I like to imagine Galileo,
his heart swinging like
a chandelier, watching
the stones free-fall, this
tiny world growing larger
with each thought. I like to
imagine an outline of a
new idea sending the earth
spinning round the sun,
I like to imagine him
turning a Tuscan night sky
over in his hand, high up
in the leaning tower. I like
to imagine his name as a poem
folded inside itself, Galileo
Galilei – but yet it moves –
400 hundred years on, someone
voted to pack up constellations
of people, unscrew each lightbulb
star, dismantle those tin foiled
friendly ghosts that float above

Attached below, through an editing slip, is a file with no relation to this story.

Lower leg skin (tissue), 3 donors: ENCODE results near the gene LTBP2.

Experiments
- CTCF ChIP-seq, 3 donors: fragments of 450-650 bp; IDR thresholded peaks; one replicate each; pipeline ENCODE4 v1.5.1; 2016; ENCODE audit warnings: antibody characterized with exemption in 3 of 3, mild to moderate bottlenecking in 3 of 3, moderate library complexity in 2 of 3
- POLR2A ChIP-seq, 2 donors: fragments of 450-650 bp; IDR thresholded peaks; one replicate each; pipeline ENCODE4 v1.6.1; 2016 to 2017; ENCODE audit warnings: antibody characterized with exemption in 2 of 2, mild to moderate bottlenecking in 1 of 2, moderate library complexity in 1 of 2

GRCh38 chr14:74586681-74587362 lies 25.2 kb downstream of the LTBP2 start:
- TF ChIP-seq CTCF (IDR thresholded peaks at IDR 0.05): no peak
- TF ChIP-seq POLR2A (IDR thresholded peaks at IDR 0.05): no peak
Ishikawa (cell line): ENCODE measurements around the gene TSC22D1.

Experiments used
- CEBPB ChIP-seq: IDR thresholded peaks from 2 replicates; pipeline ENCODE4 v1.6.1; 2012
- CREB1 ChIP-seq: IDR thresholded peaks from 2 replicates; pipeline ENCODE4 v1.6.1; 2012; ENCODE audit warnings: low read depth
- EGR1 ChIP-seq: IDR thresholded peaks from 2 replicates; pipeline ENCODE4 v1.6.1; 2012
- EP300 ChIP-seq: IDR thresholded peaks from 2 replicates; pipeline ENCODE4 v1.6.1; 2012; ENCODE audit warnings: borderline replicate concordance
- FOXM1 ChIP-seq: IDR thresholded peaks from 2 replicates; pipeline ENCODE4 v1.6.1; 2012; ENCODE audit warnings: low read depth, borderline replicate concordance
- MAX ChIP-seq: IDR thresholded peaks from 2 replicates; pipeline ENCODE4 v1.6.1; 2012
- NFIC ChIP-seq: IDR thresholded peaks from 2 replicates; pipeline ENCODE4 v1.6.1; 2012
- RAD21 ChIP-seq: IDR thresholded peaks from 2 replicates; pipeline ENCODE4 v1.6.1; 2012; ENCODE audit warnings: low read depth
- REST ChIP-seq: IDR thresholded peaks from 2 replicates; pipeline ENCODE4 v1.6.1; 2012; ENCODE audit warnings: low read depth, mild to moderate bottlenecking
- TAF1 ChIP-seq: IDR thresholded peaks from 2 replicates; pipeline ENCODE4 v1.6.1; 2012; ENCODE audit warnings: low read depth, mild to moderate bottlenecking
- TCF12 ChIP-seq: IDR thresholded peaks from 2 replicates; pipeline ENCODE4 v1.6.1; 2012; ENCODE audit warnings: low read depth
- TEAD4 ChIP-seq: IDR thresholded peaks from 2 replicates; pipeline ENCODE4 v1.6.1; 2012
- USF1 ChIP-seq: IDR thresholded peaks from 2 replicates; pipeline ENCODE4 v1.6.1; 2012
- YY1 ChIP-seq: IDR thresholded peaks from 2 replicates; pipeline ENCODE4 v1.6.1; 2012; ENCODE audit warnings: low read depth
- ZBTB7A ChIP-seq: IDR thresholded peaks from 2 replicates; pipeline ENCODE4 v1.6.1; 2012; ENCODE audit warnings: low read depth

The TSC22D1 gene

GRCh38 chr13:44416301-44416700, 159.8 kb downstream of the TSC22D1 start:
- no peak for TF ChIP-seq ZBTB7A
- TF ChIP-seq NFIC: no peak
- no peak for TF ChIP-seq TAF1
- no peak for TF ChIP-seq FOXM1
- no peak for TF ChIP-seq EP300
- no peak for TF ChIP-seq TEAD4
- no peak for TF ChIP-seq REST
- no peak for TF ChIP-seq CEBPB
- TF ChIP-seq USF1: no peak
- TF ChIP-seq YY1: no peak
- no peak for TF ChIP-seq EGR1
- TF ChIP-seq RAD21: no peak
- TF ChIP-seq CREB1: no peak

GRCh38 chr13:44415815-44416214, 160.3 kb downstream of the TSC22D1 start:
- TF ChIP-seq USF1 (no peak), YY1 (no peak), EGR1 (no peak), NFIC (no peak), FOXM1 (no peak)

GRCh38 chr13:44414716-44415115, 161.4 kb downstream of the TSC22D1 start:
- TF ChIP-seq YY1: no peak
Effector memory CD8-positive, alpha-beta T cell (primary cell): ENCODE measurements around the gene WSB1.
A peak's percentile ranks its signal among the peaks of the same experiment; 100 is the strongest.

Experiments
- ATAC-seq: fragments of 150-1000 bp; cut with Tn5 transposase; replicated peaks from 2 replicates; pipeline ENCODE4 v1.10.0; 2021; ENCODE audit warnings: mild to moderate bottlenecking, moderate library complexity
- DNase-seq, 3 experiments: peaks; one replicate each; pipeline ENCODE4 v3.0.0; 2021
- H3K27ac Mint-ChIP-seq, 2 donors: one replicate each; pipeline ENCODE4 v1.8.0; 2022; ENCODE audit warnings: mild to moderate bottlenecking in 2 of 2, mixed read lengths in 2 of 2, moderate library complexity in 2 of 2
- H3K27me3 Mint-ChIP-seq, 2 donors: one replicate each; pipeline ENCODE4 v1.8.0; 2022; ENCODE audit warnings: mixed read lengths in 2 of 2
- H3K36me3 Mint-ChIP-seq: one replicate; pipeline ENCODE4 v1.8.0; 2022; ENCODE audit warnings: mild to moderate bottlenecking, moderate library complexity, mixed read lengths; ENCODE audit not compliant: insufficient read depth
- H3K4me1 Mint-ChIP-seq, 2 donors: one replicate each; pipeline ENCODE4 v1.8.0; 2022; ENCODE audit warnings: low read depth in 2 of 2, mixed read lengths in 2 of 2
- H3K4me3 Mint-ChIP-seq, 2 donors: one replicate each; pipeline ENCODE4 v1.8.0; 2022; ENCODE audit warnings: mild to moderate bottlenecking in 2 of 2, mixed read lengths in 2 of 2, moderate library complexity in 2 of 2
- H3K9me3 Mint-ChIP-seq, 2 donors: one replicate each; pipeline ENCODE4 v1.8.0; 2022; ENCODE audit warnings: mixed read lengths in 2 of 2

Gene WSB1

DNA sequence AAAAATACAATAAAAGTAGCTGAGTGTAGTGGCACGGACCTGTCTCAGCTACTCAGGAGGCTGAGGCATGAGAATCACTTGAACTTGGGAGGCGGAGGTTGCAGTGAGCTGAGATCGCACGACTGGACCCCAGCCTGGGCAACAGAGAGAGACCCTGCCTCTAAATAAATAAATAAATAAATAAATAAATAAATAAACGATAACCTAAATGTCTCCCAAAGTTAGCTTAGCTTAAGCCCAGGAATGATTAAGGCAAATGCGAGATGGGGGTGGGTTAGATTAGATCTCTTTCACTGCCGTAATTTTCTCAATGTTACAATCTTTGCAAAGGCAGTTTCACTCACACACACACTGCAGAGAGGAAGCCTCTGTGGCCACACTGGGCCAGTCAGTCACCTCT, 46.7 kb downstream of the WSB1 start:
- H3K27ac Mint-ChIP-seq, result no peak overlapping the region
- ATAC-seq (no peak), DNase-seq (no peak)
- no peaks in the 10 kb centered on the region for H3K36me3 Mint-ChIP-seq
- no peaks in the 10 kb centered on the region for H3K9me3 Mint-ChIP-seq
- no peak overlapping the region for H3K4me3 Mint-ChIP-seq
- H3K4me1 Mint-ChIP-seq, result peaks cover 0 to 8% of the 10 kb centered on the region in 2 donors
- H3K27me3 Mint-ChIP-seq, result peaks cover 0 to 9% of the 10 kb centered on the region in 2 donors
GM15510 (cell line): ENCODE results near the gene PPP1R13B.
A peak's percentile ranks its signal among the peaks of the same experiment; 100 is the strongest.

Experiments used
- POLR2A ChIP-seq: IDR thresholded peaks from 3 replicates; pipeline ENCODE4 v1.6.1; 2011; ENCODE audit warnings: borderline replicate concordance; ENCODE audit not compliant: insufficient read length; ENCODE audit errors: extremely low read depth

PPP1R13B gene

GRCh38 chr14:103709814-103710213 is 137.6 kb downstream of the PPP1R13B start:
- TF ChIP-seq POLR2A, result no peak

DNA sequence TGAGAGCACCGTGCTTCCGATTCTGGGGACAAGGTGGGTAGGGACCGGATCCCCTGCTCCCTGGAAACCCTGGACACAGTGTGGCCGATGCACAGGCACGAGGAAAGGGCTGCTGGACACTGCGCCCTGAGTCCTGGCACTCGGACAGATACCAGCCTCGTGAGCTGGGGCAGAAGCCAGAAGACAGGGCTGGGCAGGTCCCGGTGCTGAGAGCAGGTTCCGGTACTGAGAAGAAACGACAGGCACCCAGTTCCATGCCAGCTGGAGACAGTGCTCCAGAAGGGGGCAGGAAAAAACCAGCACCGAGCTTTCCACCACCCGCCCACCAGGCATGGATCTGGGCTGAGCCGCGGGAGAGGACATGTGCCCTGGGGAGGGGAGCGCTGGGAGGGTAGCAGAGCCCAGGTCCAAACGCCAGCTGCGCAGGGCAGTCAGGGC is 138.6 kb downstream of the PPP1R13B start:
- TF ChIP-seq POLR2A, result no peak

telling us where we are inside
our flickering darkness. I hate
to imagine how they will wink
in someone else’s back garden,
while we, dull as pebbles, will
lie at the bottom of inky pitch.
Stasis from misunderstanding.
A country in terminal velocity.
Without Galileo, without others
we are only a clouded thought-
experiment that can’t imagine
anything better than this.
Brexit to ‘force work on Galileo sat-nav system out of the UK.’ [BBC]
The Galileo space row shows the mess of Brexit in microcosm [The Guardian]
Olga Dermott-Bond is originally from Northern Ireland and lives in England. A former Warwick Poet Laureate, she has had poetry and flash fiction published in a range of magazines including Rattle Magazine, Magma, Paper Swans Press, Reflex Fiction, Dodging the Rain, Fictive Dream and The Fiction Pool. In 2017, she was commended in the Winchester Poetry Prize and was recently commended in the British Army’s Writing Armistice Competition.
Photograph of the Galileo sat-nav system courtesy of ESA.